A group of internally displaced people arrive by boat at Malakal riverside seeking safety at the Malakal Protection of Civilians (PoC) site in Upper Nile State, South Sudan, Dec. 3, 2022. The group of mainly women, children and the elderly are among at least 20,000 people displaced by armed conflict in the region since August this year. (CNS/UNHCR/Charlotte Hallqvist)
Africa's largest displacement crisis has seen nearly 4.5 million people flee their homes due to deadly civil conflicts and environmental disasters in South Sudan. Pope Francis was scheduled to meet with some of them Feb. 4 during his three-day "ecumenical pilgrimage" to the country with Anglican Archbishop Justin Welby of Canterbury and the Rev. Iain Greenshields, moderator of the Church of Scotland.
Since 2013, violence ranging from concentrated attacks between rivaling ethnic groups to full-on civil war has gripped the world's youngest nation, which declared its independence in 2011. A peace agreement was signed between the two largest warring parties in 2015 only to fall apart a year later. A revitalized peace agreement was signed in 2018.
"There is a peace agreement, but there is still active subnational violence," Charlotte Hallqvist, an officer of the U.N. refugee agency, UNHCR, in South Sudan, told Catholic News Service Feb. 2. "Ethnic conflicts are on the rise."
Fueling the displacements is an "overlap of crises," she said. South Sudan is experiencing its fourth year of historic flooding, which has only deepened tensions between ethnic groups.
"South Sudan has always seen flooding, but the seasonal flooding is not disappearing, causing people to move into regions traditionally populated by members of other ethnic groups," Hallqvist explained. "That leads to competition for land and resources that fuels ethnic tensions."
"What we are seeing are waves of displacement," she told CNS. "People haven't been displaced once, but twice, three times, four times," she said.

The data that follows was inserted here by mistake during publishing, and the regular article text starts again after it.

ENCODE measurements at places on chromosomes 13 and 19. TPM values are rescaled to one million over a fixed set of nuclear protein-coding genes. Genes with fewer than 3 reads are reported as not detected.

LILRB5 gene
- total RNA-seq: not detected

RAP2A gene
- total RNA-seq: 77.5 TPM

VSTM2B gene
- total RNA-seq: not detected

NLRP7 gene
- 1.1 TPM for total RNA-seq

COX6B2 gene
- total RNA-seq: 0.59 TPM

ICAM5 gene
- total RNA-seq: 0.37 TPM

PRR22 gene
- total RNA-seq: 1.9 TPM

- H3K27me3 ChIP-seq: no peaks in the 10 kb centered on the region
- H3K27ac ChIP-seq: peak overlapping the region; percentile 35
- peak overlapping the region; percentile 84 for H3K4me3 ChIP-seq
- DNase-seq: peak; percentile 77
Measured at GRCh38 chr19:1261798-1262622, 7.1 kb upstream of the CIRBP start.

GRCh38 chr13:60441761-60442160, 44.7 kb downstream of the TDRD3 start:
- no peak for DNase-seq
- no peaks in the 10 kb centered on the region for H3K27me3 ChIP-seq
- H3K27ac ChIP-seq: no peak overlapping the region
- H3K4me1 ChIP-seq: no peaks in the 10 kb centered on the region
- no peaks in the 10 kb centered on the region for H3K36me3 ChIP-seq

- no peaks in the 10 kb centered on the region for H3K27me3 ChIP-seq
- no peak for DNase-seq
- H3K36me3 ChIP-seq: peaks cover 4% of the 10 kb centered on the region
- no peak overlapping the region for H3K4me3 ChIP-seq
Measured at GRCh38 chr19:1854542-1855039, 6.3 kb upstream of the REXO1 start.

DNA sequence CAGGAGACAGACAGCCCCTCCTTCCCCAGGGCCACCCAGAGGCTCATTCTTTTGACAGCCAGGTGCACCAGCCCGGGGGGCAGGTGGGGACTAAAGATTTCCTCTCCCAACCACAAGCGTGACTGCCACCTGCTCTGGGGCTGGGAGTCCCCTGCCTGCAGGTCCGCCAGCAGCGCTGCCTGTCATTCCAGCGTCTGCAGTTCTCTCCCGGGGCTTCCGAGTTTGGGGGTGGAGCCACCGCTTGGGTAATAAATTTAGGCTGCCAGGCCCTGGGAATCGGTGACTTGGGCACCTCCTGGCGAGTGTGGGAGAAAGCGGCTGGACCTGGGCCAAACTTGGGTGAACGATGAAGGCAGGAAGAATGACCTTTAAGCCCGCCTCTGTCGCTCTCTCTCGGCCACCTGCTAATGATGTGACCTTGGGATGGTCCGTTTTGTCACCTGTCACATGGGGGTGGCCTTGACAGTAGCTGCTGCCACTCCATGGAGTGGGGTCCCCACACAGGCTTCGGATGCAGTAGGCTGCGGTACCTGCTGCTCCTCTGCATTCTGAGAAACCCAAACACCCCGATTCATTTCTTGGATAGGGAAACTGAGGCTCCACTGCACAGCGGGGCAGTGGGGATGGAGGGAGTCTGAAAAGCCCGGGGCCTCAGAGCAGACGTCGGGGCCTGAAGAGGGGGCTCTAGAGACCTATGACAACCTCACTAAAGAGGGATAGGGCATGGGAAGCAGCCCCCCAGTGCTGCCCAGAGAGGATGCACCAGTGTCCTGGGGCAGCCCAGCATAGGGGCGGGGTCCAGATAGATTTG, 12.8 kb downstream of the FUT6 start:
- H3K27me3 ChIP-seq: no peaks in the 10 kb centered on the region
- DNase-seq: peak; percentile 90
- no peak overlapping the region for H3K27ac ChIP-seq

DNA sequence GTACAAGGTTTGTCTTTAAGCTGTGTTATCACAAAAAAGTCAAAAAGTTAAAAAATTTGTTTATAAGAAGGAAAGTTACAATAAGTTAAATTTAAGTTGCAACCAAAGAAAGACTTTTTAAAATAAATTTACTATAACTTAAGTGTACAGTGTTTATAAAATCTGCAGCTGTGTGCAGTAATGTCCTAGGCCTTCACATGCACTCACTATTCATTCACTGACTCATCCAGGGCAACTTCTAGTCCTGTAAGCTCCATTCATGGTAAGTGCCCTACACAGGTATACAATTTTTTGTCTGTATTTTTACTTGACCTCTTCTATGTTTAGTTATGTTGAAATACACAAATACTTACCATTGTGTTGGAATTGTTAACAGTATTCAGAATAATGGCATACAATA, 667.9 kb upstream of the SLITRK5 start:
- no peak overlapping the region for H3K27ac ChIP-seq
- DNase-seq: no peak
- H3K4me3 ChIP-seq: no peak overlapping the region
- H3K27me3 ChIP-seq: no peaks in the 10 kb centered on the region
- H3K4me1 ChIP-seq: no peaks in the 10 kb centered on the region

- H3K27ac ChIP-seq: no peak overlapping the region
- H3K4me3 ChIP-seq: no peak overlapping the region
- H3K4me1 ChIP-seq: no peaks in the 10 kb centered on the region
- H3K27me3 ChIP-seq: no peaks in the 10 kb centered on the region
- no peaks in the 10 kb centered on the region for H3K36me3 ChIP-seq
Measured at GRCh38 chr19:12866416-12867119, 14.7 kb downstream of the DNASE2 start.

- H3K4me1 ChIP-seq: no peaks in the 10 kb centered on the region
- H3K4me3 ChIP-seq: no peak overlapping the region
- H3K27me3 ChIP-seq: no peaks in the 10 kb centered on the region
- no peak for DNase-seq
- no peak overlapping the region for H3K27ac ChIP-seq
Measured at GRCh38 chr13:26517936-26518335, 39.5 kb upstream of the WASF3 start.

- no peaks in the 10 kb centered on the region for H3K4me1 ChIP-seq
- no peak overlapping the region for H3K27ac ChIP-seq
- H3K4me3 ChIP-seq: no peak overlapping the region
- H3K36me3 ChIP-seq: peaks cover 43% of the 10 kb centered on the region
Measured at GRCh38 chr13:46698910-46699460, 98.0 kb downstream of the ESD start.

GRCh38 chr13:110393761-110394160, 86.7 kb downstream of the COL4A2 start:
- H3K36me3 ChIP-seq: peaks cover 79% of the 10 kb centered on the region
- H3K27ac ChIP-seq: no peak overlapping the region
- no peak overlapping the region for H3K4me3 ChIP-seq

Thousands of those displaced persons end up in "Protection of Civilians" sites operated by the United Nations similar to refugee camps, such as the one in Malakal, where Fr. Michael Bassano, a Maryknoll missionary from Binghamton, New York, has worked since 2013. He estimates that between 40,000 to 50,000 people currently live there.
Bassano ministers to the Catholic community in the Malakal site composed of some 2,000 people primarily belonging to three ethnic groups. Two of these, the Shilluk and the Nuer, continue to actively fight each other in the country's Upper Nile State.
"We said we would only have a church if all ethnic groups are involved," he told CNS. "There was opposition to praying with people from the other group, but we kept saying in the church that if we are one family of God, we have to move beyond these divisions."
Bassano was scheduled to introduce several displaced persons from the Malakal site to Francis during the pope's meeting with internally displaced persons from throughout the country in Juba Feb. 4.
The pope's visit, said Bassano, shows those he works with "that people are praying for them and care for them at this time when the violence continues. They need to be encouraged that they can have peace and the violence will come to an end."
"These people literally have nothing, they've lost their land, livelihoods, homes. Yet they are surviving in the camps because of their faiths," he said.